It had been Bathsheba’s pregnancy that implicated David as the father due to Uriah’s absence at battle, and led to Uriah death. Now the son, born of David’s and Bathsheba’s sexual liaison they had sought to cover up, was also to die. One was dead and now another was to die because of their actions. The pain for David and Bathsheba must have been excruciating.
Ellis T. Rasmussen states regarding the death of their child,
“[While] the child born of their illicit union did not live,… there is no reason to look upon this as ‘punishment’ for the child for the sins of the parents.” (Introduction to the Old Testament, Part I. Provo: Brigham Young University Press, 1972, [Second Edition], 185).
The doctrine of the Church of Jesus Christ of Latter-Day Saints is when an infant dies, before eight years of age, they go directly to live with Our Heavenly Father in the Celestial kingdom. Their exaltation is made sure.
9. A Repentant David Seeks Forgiveness—Psalms 51
Old Testament Gospel Doctrine Teacher’s Manual states,
“In…[this] psalm to the Lord, David expresses a desire to help others repent, saying, ‘I will teach transgressors thy ways and sinners shall be converted unto thee” (Psalm 51:13). Even though David forfeited his exaltation because he arranged the death of Uriah, [D&C 132:39], we can learn from his repentant attitude as he sought forgiveness for the sin of adultery. His words in Psalms 51 teach many aspects of true repentance.” (Old Testament Gospel Doctrine Teacher’s Manual. Salt Lake City: The Church of Jesus Christ of Latter-day Saints, 1996, [2001], 114).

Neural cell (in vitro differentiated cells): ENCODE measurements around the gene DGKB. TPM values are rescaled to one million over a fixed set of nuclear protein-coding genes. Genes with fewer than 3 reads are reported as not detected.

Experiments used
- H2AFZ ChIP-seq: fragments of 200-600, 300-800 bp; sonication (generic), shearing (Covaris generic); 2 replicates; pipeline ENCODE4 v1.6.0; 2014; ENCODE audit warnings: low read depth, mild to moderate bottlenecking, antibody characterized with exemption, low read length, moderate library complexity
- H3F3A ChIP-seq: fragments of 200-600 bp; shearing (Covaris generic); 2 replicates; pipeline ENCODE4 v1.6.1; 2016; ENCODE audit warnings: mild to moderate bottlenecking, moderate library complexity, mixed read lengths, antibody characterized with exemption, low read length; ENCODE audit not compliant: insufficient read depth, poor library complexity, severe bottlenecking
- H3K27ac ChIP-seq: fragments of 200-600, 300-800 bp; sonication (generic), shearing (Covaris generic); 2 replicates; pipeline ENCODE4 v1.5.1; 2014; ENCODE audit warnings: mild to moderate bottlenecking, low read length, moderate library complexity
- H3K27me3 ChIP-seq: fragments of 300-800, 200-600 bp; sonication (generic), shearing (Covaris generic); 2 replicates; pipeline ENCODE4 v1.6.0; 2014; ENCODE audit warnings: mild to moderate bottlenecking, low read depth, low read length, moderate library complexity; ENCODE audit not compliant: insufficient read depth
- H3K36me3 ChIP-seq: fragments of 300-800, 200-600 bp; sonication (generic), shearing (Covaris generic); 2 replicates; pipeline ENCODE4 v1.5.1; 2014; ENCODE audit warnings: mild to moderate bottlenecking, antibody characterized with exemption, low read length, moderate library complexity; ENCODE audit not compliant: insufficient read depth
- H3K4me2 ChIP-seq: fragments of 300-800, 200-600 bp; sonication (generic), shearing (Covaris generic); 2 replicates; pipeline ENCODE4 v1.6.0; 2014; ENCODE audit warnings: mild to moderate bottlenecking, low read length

David begins his desire for forgiveness from the Lord by expressing his need for mercy. He states, “Have mercy upon me, O God, according to thy lovingkindness…” (Psalm 51:1). Our repentance begins with our acknowledgment of our need for forgiveness in response to our sins. Without our acknowledgment of our having sinned before the Lord or to His authorized representative on earth, our sincerity is incomplete.
The next step following our acknowledgment of our sin, is a sincere awareness that our actions have offended the Lord, for which we are most remorseful. David continues, “For I acknowledge my transgressions: and my sin is ever before me. Against thee…have I sinned, and done this evil in thy sight” (Psalm 51:3-4).
Next follows our confession to the Lord or His representative. It is essential our confession be complete and our actions not be minimized or omitted. Our confession must be complete or our sin remains unrepentant.